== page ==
Bay Area Bike Share started selling memberships today at noon, bringing bike sharing to San Francisco.
Bike sharing was recently launched in New York City and has blown away all expectations: According to the site’s stats, New Yorkers have cycled more than 1.8 million miles on Citi bikes since the end of May. Tech and travel writer Dan Frommer says Citi Bike is his new iPhone, and “is easily one of the best things that has happened to New York in the last decade.”
But as great as bike sharing is, bikes can only take you so far. And with San Francisco’s hills, for many people biking is out of the question.
That’s why I’m disappointed to see that San Francisco isn’t even considering one of the most innovative transportation schemes yet: Car2go. I wrote about Car2go last year. It combines the benefits of carsharing services like Zipcar and Getaround with the point-to-point service of bike sharing. Unlike Zipcar and Getaround, which require you to make reservations and return the car to where you picked it up, Car2go lets you walk up to a car, get in, drive to your destination, and leave it. When you’re ready to return, you find another car using an app. And you’re not on the clock during the time you’re not using the car.
Car2go wants to come to San Francisco, but the city isn’t having it. Despite a proposed program to increase the visibility of car sharing by allocating on-street spaces, one-way car sharing is specifically excluded. “The proposed pilot will not include the one-way car share model,” says the draft report from the San Francisco Municipal Transportation Authority. “While promising in many respects, the potential benefits and effects of the one-way model are still insufficiently documented and understood at this time.” In other words: It hasn’t been out long enough and there hasn’t been enough research, so we’re going to ignore it.
I hear from entrepreneurs all the time that government doesn’t understand innovation. I can’t think of a case where this is more true than one-way car sharing.
Decisions should be made based on whether a program meets the policy objectives, not whether the model is too new. According to the draft proposal, “the key goals of the SFMTA’s car sharing policy are to expand the availability of car sharing across San Francisco, increase the usage of car sharing, and preserve or increase choice of car share organizations (CSOs).”
To expand the availability of car sharing across San Francisco, the city has laid out — by fiat — a scheme that forces car sharing organizations to offer cars in remote areas. But Car2go offers a better way by using data to show where the cars are actually used. With the one-way model, cars can end up anywhere in the city. Car2go takes the usage data and redraws the boundaries based on demand. If people in the Sunset don’t want car sharing, it’s a silly use of resources to put cars there. Because Car2go doesn’t require fixed parking spaces (in contrast to nearly every other car sharing system), the system can be much more responsive to actual consumer demand than projected demand.
The city also wants to increase the usage of car sharing. Car2go addresses many of the concerns that people have about car sharing: difficulty in parking, paying for time they’re not using, and having to return the car to the same spot. The company’s Smart cars can easy fit into tight spaces. When I was in Washington, D.C., I made a game of finding the tiniest spot I could park in. Even with my mediocre parallel parking skills, I could squeeze the thing into many places. I once parked a Car2go right behind another one in a single metered space. (Disclosure: Car2go provided me with free access to its network when I was in D.C.)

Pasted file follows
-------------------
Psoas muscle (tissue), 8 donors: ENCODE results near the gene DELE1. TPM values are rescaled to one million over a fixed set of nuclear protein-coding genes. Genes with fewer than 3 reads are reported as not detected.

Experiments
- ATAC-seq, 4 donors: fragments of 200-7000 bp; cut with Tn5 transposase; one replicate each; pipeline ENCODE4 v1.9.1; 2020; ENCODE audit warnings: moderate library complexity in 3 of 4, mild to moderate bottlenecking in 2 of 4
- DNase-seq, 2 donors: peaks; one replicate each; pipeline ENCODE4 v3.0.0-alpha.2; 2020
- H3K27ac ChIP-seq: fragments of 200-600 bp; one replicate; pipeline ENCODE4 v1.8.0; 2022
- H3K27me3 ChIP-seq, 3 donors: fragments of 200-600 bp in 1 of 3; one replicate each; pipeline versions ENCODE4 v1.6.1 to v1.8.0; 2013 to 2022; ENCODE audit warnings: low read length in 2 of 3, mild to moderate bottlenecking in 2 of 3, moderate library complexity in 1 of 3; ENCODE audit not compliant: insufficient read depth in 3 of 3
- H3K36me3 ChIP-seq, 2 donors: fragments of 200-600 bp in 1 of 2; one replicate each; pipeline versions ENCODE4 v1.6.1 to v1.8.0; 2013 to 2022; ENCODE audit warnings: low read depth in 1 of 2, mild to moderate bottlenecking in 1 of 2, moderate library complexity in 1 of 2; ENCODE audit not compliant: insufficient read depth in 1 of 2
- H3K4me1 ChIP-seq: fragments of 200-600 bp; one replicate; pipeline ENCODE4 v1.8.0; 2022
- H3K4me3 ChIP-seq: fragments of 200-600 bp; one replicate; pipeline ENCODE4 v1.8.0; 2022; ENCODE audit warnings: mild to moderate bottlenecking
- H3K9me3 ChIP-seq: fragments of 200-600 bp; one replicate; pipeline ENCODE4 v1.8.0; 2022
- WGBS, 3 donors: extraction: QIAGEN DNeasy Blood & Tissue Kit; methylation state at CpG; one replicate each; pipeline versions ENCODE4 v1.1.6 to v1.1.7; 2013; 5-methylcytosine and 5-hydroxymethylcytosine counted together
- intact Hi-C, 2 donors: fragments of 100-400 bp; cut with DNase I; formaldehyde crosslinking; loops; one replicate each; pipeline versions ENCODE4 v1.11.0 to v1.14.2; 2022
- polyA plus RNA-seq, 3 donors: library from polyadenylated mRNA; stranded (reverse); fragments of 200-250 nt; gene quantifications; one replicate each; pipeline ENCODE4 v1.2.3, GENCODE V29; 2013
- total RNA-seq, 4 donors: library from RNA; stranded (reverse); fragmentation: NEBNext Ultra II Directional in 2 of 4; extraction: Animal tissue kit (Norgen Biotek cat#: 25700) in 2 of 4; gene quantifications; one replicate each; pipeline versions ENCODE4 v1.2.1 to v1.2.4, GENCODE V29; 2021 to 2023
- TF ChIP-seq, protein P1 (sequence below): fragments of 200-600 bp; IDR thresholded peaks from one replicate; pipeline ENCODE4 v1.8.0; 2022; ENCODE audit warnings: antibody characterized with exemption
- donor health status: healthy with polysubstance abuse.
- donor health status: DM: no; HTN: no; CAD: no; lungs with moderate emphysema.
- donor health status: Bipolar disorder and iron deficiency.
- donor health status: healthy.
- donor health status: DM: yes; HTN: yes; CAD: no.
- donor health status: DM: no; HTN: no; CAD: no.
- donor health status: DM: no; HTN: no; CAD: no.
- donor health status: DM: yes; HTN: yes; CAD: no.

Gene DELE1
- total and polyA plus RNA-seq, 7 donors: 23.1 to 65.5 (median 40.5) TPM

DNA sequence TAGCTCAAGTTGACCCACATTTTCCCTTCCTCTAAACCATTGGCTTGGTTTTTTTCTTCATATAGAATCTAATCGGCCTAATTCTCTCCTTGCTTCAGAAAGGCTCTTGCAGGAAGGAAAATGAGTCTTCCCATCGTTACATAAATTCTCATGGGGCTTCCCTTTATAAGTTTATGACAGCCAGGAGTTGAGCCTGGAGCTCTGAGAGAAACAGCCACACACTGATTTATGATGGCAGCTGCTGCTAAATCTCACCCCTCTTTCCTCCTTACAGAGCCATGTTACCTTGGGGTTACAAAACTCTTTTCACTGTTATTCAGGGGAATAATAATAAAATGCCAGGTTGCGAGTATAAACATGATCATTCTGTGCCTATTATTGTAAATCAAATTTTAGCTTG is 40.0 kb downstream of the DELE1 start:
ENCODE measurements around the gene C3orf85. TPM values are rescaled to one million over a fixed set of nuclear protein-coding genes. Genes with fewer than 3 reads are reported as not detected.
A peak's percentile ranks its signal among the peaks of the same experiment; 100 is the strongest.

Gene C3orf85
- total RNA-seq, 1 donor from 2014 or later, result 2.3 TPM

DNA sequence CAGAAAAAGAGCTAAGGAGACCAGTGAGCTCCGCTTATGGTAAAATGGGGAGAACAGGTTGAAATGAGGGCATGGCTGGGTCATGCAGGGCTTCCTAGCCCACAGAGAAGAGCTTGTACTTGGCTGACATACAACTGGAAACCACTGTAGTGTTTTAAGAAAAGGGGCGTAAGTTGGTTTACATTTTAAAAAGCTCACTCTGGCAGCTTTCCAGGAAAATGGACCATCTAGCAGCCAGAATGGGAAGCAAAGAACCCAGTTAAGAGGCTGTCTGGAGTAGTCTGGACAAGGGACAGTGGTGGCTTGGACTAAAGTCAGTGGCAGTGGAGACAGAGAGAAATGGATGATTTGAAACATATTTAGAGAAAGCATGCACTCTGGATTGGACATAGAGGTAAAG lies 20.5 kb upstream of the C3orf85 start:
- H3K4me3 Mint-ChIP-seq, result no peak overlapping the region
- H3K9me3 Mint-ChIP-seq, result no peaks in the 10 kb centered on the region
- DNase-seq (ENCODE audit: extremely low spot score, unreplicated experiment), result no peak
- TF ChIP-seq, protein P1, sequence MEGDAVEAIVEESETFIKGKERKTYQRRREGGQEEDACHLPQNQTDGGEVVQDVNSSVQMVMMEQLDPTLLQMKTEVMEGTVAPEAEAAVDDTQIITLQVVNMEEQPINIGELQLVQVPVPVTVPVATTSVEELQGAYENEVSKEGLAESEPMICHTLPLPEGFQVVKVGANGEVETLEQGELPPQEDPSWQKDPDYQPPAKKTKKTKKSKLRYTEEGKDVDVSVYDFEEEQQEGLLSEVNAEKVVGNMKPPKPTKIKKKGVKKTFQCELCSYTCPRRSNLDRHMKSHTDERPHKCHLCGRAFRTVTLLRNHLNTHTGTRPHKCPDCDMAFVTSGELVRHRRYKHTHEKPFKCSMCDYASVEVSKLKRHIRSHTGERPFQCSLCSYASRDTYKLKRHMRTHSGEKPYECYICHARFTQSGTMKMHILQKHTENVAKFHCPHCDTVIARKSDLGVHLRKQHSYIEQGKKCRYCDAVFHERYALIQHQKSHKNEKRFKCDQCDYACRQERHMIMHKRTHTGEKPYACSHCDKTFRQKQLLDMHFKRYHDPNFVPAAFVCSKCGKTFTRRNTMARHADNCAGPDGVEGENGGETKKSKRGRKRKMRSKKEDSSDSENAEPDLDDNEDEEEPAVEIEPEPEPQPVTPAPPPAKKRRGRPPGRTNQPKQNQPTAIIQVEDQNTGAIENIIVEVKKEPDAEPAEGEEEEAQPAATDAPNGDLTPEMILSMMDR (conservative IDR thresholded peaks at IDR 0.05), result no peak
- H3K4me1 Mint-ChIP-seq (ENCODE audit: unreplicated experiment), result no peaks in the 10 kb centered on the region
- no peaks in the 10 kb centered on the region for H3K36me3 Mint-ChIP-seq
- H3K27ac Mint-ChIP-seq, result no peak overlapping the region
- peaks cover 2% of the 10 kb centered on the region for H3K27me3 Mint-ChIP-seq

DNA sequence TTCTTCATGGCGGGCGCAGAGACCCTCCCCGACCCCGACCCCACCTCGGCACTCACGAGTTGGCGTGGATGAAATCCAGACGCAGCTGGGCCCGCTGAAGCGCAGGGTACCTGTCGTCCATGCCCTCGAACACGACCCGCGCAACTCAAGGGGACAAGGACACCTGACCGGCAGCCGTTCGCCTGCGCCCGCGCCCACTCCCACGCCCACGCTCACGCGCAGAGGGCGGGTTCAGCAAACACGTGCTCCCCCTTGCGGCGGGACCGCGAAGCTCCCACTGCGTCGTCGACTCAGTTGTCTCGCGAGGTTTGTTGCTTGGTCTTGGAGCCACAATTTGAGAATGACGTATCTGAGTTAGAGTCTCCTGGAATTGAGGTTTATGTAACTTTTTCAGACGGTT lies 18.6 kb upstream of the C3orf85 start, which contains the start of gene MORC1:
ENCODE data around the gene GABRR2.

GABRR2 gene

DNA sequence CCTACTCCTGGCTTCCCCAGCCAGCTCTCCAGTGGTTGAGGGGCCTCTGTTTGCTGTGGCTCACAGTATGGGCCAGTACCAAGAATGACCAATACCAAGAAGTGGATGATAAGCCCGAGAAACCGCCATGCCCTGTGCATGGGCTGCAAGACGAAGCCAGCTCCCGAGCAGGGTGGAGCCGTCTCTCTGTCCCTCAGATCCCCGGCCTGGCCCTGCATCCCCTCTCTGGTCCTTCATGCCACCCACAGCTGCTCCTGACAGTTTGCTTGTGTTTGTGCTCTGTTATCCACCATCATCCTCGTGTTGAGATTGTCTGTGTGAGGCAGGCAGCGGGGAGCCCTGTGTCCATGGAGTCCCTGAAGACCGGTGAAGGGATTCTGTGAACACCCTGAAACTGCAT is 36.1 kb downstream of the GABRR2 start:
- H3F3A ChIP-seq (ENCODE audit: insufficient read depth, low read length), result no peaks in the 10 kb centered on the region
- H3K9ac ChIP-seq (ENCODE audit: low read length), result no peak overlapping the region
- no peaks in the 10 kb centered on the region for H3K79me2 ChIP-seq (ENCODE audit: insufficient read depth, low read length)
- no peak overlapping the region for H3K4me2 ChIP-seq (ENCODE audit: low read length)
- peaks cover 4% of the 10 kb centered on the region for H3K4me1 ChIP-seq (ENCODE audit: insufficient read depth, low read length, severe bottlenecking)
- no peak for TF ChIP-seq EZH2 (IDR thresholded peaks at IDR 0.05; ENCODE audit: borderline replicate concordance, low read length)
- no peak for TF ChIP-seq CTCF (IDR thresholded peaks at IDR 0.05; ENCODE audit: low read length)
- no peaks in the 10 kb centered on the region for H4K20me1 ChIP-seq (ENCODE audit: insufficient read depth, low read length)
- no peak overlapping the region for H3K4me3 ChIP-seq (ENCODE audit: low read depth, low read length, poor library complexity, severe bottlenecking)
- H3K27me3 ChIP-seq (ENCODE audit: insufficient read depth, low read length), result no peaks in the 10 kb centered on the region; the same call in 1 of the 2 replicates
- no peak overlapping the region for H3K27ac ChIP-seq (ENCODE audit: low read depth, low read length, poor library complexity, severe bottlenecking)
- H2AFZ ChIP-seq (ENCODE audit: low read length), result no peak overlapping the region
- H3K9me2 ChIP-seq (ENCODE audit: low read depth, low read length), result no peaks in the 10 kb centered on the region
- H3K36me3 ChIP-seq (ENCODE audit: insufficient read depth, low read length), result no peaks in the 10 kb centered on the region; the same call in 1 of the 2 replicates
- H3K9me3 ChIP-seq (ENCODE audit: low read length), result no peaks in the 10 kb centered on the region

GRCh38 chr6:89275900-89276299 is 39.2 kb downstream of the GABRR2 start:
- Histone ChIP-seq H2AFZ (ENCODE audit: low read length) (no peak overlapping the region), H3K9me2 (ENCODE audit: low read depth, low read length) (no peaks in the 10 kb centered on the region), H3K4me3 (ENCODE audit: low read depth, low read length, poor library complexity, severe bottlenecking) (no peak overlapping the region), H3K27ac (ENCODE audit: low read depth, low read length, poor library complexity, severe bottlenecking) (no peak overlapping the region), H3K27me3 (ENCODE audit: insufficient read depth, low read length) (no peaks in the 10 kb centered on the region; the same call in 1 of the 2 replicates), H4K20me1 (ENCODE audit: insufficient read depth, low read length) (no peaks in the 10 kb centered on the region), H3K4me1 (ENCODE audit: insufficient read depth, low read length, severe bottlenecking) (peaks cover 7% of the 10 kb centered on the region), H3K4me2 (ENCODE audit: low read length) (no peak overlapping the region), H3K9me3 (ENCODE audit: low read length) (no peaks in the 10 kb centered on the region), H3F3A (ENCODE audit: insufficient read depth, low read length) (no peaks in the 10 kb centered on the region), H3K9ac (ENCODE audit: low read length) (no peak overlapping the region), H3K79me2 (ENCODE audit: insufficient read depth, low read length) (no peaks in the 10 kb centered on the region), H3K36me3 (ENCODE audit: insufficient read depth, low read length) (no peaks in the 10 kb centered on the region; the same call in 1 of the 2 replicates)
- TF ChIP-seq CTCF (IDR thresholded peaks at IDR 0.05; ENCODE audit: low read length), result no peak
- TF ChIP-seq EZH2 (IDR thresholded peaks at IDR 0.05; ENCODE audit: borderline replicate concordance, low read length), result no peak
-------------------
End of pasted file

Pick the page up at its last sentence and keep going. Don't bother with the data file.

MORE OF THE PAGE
In San Francisco, there are many half spaces that are perfect for car2go vehicles.
Part of the reason I keep my car is I want to be able to go to places like Golden Gate Park. With the traditional car share model, I have to pay for all of the time I’m hanging out in Golden Gate Park. With Car2go, I only pay for the time I’m using the car. That’s taking sharing to a much more granular level and increasing the use of that car. Cars spend more time driving around and less time being parked, depriving others of that parking space. One-way sharing isn’t just a benefit for Car2go users, but for everyone looking for a parking space.
The visibility of Car2go vehicles — tiny Smart cars with distinctive logos — can also help increase awareness of car sharing. If you’re in Portland, Washington, Austin, or other markets where Car2go operates, you know something different is going on.
Also, if San Francisco allows Car2go to operate in the city, it would increase the car sharing choices available. Not only does it introduce a new operator, it introduces an entirely new model.
Beyond the stated goals, Car2go makes much better use of parking space than traditional car sharing services. A space allocated to a traditional car sharing service can generally only be used by a specific vehicle because that vehicle needs to be returned there. With Car2go, any Car2go vehicle could be placed there. And because the cars are smaller, two of them can fit in the same space.
The draft says, “Giving extraordinary privileges to organizations using the public right of way or exemptions to any parking regulations, such as dedicating on-street parking spaces for the exclusive use of car share organizations, can only be justified if it produces substantial public benefits.”
Car2go not only meets the policy objectives, it meets them better than any of the traditional models. It’s a shame that a city that claims to be innovative can’t see this sort of revolutionary innovation.
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